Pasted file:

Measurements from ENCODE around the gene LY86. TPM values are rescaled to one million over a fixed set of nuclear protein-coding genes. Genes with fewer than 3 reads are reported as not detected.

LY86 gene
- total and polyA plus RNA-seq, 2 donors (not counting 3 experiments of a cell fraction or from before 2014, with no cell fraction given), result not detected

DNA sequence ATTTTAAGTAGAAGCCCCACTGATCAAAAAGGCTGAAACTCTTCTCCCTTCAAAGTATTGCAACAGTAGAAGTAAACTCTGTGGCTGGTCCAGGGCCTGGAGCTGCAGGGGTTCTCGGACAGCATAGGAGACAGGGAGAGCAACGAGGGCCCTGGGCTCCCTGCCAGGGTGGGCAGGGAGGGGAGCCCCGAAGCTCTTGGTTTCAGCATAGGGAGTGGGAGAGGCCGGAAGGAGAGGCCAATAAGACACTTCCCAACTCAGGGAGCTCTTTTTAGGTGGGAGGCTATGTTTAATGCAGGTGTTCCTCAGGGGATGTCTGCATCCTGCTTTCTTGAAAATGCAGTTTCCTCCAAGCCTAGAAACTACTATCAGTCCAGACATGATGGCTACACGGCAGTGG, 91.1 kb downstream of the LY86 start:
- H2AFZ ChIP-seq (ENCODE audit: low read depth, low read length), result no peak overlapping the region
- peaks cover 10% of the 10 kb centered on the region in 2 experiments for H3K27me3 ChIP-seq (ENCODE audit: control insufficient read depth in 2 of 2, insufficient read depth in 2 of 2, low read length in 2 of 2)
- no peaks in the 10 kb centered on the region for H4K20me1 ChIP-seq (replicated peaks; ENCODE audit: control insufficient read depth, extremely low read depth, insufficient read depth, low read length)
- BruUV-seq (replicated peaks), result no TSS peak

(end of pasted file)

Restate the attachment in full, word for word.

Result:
Measurements from ENCODE around the gene LY86. TPM values are rescaled to one million over a fixed set of nuclear protein-coding genes. Genes with fewer than 3 reads are reported as not detected.

LY86 gene
- total and polyA plus RNA-seq, 2 donors (not counting 3 experiments of a cell fraction or from before 2014, with no cell fraction given), result not detected

DNA sequence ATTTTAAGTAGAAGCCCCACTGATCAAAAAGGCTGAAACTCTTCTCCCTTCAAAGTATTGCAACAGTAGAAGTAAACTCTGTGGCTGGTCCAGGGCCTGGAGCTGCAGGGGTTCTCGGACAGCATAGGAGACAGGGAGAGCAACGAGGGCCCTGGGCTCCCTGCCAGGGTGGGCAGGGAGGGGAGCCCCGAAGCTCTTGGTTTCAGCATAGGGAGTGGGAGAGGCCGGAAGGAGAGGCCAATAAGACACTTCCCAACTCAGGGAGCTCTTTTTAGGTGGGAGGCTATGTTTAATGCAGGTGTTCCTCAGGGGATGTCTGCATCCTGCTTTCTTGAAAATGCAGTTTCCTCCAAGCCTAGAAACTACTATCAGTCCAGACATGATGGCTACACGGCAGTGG, 91.1 kb downstream of the LY86 start:
- H2AFZ ChIP-seq (ENCODE audit: low read depth, low read length), result no peak overlapping the region
- peaks cover 10% of the 10 kb centered on the region in 2 experiments for H3K27me3 ChIP-seq (ENCODE audit: control insufficient read depth in 2 of 2, insufficient read depth in 2 of 2, low read length in 2 of 2)
- no peaks in the 10 kb centered on the region for H4K20me1 ChIP-seq (replicated peaks; ENCODE audit: control insufficient read depth, extremely low read depth, insufficient read depth, low read length)
- BruUV-seq (replicated peaks), result no TSS peak